Crissy: In addition to what Claudia said, I think working in comedy is essentially the same as working in drama. You still have to have a cohesive story, engaging characters,interesting plot points and elements of fantasy. So, I think between the work I have done in the comedy world, and the work I have done dramatically in the theater, it gave me a great base to tackle this podcast drama. Thankfully, it has also coincided with producing another podcast (Don’t Say…with Paul & Dave), giving me a basic knowledge of what to expect and how to approach this.
How, as actor/performers, do you think you are approaching this differently from another team of show runners who are not actors?
Claudia: Perhaps. A big consideration for us as showrunners, is how can we be the most efficient and practical with everyone’s time. I’m also a big fan of collaboration and not so precious with the dialogue that is written, initially. If something comes up in the recording booth, as long as it still maintains the essence of what we’re trying to get across, I’m all for it. Whether it’s from the actors or Eban Schletter, our composer/sound engineer. We’ve all worked very closely for a long time, so it definitely affords us a shorthand.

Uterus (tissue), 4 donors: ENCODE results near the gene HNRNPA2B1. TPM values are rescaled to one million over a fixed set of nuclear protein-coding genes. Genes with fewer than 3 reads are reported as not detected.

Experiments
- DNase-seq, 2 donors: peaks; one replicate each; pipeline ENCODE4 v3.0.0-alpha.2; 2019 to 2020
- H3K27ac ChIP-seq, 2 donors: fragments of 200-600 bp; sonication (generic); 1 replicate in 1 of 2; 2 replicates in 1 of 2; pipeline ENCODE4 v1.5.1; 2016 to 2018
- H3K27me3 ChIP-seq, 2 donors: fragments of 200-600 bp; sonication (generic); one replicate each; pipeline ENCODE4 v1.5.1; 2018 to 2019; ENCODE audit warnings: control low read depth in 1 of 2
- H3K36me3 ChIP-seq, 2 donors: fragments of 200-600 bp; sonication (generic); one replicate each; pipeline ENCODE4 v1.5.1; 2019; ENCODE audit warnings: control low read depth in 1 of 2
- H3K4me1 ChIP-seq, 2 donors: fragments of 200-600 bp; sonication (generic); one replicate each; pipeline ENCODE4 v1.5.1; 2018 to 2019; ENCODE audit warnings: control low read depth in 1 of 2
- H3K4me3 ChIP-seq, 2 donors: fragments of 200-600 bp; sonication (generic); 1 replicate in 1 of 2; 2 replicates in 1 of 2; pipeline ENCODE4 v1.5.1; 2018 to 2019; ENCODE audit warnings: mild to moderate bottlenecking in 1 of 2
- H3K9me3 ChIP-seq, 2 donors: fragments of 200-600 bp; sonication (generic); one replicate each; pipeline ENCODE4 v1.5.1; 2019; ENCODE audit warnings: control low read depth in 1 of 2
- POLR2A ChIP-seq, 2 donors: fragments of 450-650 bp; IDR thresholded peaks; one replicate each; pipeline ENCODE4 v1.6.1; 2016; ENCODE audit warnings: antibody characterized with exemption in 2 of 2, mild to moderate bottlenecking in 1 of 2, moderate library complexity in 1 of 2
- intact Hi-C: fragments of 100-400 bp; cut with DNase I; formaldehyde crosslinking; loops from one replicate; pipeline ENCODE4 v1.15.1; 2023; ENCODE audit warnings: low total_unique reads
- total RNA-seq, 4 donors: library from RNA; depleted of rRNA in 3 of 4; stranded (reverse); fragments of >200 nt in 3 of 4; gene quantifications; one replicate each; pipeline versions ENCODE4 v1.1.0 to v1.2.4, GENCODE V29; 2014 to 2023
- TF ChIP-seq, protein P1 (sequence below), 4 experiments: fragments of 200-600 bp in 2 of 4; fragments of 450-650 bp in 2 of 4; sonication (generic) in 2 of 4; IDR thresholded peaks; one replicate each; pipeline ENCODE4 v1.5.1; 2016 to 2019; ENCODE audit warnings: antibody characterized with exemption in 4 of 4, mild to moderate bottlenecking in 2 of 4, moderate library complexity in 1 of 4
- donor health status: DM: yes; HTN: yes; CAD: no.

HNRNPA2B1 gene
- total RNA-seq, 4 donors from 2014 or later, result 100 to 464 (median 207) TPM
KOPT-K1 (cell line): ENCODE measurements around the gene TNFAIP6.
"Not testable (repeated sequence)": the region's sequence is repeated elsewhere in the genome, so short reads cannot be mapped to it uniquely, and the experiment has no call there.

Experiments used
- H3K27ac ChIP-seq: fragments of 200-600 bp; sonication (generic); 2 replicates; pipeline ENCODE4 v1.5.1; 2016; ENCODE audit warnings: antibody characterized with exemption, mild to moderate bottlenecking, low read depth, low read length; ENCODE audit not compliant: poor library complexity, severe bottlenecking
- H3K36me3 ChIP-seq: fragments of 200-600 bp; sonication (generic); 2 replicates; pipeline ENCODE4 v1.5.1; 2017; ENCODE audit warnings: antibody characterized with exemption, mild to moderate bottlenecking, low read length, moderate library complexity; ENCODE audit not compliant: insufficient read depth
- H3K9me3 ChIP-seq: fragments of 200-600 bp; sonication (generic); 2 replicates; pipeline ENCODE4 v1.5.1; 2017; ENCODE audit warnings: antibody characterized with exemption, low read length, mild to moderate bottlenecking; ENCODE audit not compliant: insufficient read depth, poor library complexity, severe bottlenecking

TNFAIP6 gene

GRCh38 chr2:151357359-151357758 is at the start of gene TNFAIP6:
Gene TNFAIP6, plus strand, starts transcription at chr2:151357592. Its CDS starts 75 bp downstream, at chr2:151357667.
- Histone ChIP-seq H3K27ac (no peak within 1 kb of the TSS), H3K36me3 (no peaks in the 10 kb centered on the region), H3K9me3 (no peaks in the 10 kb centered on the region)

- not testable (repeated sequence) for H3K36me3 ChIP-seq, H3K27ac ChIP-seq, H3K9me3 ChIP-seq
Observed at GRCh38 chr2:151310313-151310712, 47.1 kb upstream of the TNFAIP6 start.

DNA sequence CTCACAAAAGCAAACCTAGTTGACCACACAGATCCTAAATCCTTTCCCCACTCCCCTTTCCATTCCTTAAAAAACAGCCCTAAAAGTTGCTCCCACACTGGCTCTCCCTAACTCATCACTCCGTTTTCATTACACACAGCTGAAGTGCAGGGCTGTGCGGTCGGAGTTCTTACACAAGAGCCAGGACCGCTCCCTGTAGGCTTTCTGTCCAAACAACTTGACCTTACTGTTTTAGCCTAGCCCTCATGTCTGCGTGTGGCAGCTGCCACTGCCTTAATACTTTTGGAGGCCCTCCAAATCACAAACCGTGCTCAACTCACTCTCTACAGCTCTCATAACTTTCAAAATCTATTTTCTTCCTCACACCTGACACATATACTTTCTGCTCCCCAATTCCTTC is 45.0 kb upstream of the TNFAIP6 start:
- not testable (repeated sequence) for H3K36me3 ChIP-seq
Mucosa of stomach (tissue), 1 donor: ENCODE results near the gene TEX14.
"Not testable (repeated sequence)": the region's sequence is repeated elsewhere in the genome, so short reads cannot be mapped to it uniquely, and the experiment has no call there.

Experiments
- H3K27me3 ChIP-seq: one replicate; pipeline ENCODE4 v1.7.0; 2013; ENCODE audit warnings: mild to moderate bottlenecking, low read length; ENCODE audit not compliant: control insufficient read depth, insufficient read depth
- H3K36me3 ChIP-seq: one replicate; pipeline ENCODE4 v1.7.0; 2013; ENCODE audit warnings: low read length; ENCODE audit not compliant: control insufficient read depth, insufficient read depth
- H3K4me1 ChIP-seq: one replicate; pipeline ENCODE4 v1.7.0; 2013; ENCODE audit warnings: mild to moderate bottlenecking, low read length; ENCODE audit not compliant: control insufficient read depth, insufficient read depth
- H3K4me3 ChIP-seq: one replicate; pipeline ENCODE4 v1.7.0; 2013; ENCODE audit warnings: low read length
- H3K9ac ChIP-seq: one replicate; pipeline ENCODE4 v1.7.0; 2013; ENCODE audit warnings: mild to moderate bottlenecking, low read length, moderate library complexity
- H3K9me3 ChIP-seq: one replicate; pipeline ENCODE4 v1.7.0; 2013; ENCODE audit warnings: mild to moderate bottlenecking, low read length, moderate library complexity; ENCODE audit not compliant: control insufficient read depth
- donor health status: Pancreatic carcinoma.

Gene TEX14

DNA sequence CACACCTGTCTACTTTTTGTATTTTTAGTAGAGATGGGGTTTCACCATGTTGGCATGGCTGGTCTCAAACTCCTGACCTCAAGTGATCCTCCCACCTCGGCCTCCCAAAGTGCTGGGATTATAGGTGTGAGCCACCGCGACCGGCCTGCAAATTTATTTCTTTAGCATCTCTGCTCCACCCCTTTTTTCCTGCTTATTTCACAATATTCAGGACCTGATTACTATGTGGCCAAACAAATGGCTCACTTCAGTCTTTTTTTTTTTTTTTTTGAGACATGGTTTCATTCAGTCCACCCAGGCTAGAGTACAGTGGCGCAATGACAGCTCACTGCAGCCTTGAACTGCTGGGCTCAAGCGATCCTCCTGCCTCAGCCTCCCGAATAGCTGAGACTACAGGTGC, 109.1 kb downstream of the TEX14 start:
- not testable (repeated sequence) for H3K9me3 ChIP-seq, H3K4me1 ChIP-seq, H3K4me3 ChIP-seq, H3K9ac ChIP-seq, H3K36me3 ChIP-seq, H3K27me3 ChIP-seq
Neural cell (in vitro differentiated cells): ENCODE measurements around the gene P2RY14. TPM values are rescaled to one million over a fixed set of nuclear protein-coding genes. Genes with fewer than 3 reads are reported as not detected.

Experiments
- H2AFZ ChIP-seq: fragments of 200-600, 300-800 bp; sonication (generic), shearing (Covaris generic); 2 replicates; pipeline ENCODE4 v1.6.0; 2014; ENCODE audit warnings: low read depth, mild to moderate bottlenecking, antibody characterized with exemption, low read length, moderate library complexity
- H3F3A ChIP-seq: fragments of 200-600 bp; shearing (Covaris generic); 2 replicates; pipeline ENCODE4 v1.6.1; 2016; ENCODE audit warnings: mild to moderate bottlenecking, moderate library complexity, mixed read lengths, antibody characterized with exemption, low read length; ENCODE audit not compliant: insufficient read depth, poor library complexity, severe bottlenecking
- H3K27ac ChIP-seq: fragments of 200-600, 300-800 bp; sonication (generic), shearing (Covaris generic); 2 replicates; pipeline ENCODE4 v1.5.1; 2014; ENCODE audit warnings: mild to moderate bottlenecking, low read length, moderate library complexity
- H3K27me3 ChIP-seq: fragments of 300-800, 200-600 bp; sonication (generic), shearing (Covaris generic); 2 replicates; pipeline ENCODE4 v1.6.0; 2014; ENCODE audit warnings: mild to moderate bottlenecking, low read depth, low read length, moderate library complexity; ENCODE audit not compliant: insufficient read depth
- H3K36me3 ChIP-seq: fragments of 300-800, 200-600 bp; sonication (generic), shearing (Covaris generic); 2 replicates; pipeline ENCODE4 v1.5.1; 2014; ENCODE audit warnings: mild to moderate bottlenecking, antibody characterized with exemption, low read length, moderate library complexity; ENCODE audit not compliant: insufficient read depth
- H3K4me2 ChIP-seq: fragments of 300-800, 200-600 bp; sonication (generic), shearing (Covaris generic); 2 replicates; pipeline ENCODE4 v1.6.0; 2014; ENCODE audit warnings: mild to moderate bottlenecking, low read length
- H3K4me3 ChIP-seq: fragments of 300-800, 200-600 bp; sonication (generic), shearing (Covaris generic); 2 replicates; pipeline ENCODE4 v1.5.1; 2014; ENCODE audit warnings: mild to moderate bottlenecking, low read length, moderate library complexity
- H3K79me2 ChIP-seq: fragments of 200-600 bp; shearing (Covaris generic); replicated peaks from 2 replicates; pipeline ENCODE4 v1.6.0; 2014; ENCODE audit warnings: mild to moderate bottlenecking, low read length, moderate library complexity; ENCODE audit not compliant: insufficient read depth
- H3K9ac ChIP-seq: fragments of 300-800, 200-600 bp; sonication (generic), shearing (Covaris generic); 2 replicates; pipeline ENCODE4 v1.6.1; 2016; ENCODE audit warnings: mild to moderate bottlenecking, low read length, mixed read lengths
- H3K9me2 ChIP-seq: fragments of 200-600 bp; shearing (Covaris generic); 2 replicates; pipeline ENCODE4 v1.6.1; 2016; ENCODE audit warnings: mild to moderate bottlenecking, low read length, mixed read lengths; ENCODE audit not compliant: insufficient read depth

Crissy: Yes, and I think as we are writing, we are hyper-aware that somebody has to say these words and make them sound natural. That’s one of the great things about collaborating - we have a built-in proofreader in our partner. We call each other on dialogue that doesn’t work. And even the, sometimes what works for us doesn’t work for the actor, so we have to allow them room to make it their own.